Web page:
MEXICO CITY (Reuters) - Officials in Mexico and the United States agreed to new security terms to protect U.S. health safety inspectors of avocados and mangos after an incident earlier this month prompted a pause on the checks, the governor of Mexico's top avocado growing state said on Monday.

Avocados, in particular, are a top Mexican farm export worth billions of dollars each year, as demand among U.S. consumers has steadily grown in recent years.

U.S. inspections of the two fruits were suspended a little over a week ago after a security incident in western Michoacan state, Mexico's top avocado grower, which put exports to the country's northern neighbor at risk.

Following a meeting, Michoacan Governor Alfredo Ramirez and U.S. Ambassador to Mexico Ken Salazar told reporters that the two nations would also collaborate on curbing illegal deforestation, as well as environmental certification for farm products and labor issues.

"The Mexican government's plan is to work hand in hand with us to ensure that each of our employees is safe so that they can do their job," said Salazar.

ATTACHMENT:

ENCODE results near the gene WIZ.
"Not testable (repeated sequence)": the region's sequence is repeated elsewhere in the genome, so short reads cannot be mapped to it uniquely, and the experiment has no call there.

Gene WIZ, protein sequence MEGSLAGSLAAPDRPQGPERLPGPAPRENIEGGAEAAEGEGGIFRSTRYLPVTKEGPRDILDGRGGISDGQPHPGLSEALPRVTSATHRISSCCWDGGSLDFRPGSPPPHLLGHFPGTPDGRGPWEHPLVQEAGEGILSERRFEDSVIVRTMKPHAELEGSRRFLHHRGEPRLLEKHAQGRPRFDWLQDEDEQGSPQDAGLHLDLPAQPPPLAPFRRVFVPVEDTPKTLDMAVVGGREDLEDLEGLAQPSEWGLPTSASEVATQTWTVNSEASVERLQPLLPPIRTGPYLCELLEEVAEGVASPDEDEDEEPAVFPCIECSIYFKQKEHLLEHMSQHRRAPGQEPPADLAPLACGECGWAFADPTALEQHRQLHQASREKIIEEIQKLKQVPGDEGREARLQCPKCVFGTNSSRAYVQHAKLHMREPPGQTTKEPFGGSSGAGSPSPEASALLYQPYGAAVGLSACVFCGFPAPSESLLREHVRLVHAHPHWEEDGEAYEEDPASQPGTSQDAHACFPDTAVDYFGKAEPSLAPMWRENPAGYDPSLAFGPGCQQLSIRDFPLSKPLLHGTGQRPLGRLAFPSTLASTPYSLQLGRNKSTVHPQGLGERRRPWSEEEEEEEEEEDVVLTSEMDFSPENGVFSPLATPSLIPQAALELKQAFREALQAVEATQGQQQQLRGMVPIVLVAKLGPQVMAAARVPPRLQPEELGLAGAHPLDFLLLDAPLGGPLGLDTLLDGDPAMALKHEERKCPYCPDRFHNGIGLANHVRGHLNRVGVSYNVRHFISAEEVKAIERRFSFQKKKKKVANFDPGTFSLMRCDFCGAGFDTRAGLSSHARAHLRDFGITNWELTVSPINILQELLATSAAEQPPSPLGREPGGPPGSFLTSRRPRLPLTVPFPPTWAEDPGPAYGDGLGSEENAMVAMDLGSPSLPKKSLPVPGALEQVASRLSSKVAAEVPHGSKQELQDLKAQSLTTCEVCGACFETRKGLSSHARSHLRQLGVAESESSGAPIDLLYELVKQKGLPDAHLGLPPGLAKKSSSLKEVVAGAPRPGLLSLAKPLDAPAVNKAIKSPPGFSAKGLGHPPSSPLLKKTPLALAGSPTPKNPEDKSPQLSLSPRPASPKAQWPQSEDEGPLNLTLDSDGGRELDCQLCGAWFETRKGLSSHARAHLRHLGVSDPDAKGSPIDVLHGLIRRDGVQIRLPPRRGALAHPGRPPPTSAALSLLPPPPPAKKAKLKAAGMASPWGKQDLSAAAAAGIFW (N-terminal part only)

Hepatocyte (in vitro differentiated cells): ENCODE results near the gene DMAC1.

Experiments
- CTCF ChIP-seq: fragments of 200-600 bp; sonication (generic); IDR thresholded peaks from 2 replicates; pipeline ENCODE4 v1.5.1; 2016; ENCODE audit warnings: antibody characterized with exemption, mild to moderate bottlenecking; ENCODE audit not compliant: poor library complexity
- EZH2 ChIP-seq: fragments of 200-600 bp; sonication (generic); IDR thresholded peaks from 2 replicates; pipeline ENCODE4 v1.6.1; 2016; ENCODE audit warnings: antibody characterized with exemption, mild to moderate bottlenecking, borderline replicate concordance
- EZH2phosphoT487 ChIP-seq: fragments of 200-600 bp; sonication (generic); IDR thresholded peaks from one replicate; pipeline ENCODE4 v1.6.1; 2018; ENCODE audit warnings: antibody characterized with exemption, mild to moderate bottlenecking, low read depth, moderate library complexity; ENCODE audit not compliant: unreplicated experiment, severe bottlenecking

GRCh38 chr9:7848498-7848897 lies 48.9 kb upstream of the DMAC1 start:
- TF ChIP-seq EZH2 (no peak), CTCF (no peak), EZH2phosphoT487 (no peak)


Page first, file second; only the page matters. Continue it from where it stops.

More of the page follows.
The officials did not share specific details of how security would be enforced.

Mexican Agriculture Minister Victor Villalobos also participated in the meeting. He suggested that in future Mexican inspectors could take the place of the U.S. personnel who currently handle the checks.

Michoacan has for years dealt with extortion rackets perpetrated by powerful organized crime groups seeking to profit from the lucrative agricultural trade.

Senior Mexican officials have said a June 15 incident involving U.S. staff stemmed from a protest by local police in which the inspectors were not allowed to pass. Ramirez has previously said the inspectors were "improperly detained."

The new security plan also features coordination with Mexico's main avocado exporters association APEAM, officials said on Monday.

APEAM declined to comment on the new security plan.

On Friday, Salazar released a statement announcing inspections were gradually restarting, but important issues remained outstanding.

(Reporting by Cassandra Garrison and Lizbeth Diaz; Additional reporting by Kylie Madry and Raul Cortes; Editing by David Alire Garcia and Bill Berkrot)

By Cassandra Garrison and Lizbeth Diaz